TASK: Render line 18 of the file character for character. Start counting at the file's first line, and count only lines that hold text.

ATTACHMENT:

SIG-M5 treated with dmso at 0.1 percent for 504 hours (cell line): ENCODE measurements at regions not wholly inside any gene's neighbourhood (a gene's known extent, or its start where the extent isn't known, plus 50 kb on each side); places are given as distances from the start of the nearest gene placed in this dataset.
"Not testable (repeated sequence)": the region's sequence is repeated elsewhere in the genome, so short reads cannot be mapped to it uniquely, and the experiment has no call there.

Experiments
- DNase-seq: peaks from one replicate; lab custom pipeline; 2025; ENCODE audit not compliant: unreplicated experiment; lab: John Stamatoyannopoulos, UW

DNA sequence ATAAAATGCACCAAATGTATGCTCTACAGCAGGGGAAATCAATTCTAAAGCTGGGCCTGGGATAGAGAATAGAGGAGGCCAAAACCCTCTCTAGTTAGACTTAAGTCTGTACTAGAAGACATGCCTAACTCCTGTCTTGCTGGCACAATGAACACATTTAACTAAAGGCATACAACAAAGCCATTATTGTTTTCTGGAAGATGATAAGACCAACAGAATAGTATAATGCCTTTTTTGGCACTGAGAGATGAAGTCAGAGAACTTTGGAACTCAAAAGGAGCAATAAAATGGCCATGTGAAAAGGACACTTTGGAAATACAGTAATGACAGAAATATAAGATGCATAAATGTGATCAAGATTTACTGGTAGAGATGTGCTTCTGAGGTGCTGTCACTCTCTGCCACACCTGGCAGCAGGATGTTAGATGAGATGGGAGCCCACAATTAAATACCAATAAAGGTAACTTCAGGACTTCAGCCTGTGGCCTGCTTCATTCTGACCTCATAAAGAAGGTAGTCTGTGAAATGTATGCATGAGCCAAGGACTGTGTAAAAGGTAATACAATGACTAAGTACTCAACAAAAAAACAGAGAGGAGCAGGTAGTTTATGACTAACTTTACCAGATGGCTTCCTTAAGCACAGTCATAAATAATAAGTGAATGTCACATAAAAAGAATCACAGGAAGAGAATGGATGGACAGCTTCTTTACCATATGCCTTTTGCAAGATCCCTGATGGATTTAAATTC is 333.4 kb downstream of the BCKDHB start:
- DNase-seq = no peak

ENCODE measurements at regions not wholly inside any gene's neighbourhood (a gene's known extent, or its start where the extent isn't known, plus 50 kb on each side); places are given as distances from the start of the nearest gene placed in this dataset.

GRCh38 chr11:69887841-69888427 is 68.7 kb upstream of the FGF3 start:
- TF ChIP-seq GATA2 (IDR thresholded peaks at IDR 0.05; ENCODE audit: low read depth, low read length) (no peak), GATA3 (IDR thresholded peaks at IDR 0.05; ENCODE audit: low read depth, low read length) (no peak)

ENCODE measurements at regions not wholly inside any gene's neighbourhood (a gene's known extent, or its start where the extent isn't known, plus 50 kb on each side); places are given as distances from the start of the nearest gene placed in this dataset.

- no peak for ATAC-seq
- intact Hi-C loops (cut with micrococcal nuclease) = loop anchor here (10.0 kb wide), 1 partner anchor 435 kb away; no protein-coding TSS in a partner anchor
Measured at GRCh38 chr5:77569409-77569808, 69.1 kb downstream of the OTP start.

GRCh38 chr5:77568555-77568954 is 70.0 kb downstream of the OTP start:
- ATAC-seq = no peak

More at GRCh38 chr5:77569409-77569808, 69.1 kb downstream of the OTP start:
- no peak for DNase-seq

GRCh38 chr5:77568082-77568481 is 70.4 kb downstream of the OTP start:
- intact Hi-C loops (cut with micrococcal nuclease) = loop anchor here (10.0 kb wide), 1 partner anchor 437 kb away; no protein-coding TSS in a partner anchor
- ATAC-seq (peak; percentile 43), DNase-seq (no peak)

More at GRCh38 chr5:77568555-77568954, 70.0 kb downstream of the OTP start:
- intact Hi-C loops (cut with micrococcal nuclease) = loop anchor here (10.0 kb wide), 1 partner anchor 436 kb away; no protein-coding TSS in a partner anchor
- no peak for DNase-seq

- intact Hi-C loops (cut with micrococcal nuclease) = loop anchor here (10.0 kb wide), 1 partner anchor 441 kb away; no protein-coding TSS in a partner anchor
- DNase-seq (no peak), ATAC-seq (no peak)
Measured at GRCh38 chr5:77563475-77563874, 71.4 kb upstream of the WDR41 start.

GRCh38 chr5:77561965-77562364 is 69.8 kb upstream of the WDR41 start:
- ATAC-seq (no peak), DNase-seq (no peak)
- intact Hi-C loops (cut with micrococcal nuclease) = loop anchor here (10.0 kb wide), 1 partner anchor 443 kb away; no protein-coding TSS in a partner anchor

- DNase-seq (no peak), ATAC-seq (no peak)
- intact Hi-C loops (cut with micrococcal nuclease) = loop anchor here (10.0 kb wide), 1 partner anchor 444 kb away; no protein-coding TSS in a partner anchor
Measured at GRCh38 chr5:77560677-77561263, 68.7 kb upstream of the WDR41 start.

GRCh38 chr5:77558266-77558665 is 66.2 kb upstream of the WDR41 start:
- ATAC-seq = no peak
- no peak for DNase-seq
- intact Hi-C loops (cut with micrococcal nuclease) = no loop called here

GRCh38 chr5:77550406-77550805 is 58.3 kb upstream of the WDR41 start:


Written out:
GRCh38 chr5:77568082-77568481 is 70.4 kb downstream of the OTP start: